The Society of Authors has called on the government to ringfence and increase the "already meagre" Public Lending Right fund. It comes after the Authors' Licensing & Collecting Society also urged a raise to the library loans rate.
Sheila Bennett, head of libraries strategy and delivery at the Department for Digital, Culture, Media & Sport has written to the SoA to pass on the recommendation that PLR is increased from 9.03p to 9.55p. The increase reflects a reduction in the estimated number of loans of books that are registered for PLR.
The PLR rate per loan is calculated on the basis of the size of the fund available, and an estimate by the British Library of the total number of loans of their registered works, obtained by gauging a sample of public libraries in the UK.
In a her reply, SoA c.e.o Nicola Solomon accepted the recommendation, but also pressed DCMS to "ringfence and increase the already meagre PLR fund in the upcoming spending review", adding that the UK's funding is "well below that of comparable EU countries".
"At £6m net of administration costs, it compares badly with the £14m annually in Germany — £11.2m on a population-adjusted basis at current exchange rates," she added.
Solomon also said: "We are sad to note the further decrease in the estimated loans of books registered for PLR, caused, no doubt, by the continuing cuts in library services and the exclusion of some volunteer-run libraries from the scheme. We urge the government to include volunteer-run libraries within the PLR scheme so that true figures for library lending can be recorded and remunerated.
"We urge the government to fulfil its obligation to provide a 'comprehensive and efficient' library service and to protect and maintain the library service which is under serious threat. We would particularly urge DCMS to argue strongly for improvement to funding for public libraries in its discussions with MHCLG [Ministry of Housing, Communities & Local Government] in light of the government’s imminent White Paper on local government reorganisation. Libraries are especially important at this time with schools and learning under so much pressure owing to coronavirus and that importance is likely to increase."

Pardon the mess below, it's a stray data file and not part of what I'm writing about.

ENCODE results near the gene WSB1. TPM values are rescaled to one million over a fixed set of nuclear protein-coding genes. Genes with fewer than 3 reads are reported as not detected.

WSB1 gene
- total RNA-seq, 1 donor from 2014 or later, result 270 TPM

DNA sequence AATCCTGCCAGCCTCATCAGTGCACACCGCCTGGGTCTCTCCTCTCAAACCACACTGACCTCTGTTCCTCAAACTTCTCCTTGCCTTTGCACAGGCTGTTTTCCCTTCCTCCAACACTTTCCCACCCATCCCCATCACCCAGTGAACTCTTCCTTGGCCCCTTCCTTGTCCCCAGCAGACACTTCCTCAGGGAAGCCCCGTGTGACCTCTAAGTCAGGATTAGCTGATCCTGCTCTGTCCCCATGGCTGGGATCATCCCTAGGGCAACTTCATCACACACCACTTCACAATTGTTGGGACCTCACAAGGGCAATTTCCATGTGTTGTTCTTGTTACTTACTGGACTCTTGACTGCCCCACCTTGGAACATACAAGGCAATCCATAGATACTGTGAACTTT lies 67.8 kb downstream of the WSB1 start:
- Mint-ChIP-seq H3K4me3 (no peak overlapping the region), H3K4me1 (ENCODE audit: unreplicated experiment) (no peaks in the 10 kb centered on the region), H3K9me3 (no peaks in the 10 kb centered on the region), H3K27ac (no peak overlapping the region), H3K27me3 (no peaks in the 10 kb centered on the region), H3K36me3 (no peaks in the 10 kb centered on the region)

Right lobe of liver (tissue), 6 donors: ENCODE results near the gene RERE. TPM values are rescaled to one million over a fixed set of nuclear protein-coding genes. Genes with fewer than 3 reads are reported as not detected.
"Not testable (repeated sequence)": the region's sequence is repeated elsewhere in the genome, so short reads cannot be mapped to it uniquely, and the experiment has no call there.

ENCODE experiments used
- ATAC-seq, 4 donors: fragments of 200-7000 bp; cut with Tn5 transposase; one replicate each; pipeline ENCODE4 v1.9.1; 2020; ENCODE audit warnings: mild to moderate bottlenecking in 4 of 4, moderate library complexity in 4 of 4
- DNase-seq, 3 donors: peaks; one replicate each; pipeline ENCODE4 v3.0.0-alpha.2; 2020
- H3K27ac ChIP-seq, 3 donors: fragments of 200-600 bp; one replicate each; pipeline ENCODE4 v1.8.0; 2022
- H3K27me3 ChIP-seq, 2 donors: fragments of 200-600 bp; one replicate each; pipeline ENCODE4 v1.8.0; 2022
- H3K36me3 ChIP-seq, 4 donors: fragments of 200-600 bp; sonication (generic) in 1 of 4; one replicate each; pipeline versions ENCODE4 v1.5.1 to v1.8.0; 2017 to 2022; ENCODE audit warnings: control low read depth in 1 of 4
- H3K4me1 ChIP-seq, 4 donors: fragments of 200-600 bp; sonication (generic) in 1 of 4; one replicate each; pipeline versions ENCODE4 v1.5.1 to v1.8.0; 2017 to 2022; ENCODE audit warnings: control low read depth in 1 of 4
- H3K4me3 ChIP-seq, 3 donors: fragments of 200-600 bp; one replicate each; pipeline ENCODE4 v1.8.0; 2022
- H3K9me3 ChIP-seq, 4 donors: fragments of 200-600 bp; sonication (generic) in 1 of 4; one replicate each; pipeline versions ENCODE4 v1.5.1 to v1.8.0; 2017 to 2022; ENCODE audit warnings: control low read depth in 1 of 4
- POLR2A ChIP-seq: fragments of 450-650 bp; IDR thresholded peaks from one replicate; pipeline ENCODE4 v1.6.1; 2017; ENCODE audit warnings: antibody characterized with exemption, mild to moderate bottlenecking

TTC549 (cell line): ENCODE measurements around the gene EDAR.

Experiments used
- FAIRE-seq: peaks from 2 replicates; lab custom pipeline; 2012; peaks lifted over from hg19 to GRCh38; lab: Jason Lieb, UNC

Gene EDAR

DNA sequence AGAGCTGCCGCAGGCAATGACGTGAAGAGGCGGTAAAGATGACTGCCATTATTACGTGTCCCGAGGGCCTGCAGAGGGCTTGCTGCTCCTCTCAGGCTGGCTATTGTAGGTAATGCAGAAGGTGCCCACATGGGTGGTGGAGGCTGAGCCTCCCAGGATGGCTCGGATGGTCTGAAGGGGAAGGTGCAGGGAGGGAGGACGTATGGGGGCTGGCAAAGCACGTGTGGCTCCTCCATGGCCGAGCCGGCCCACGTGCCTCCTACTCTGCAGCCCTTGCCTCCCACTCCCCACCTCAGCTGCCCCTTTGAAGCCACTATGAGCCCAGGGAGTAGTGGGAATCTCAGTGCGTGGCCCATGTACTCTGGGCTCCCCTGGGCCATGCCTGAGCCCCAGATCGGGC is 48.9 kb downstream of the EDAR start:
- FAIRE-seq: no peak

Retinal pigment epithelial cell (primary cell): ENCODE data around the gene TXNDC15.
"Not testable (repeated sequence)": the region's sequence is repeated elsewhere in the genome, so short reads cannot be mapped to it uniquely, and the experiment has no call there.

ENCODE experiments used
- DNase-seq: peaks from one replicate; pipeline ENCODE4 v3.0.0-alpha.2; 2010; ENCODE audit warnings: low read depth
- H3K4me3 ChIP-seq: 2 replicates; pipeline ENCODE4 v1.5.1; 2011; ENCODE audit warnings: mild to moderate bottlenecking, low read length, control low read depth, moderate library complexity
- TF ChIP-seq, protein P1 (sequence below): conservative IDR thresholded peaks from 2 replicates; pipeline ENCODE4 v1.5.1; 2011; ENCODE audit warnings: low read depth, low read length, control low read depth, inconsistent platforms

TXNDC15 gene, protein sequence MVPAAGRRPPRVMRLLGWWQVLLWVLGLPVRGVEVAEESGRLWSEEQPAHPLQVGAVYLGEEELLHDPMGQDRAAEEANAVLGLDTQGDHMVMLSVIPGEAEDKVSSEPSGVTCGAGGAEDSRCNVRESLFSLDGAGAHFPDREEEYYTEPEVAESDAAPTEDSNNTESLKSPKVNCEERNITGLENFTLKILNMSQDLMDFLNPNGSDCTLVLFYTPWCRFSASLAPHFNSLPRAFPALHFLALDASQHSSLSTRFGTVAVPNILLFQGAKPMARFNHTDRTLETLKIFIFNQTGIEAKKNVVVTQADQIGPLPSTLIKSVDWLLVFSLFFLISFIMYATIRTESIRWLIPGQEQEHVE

Earlier this year the government acknowledged the industry pressure to scrap the e-book tax and has agreed to extend PLR to e-books and audiobooks included in the Digital Economy Bill. Solomon said: "We are delighted that the government included in the Digital Economy Bill a clear and narrowly defined statutory solution agreed by all stakeholders extending PLR to e-books and audiobooks. While the first payments will be made to authors this year we note that no extra funds have been allocated either for payments to authors or for the work of the British Library in implementing the new payments and we urge this to be included in the spending review. This is particularly important in view of libraries’ increased investment in e-books and remote lending during the pandemic."
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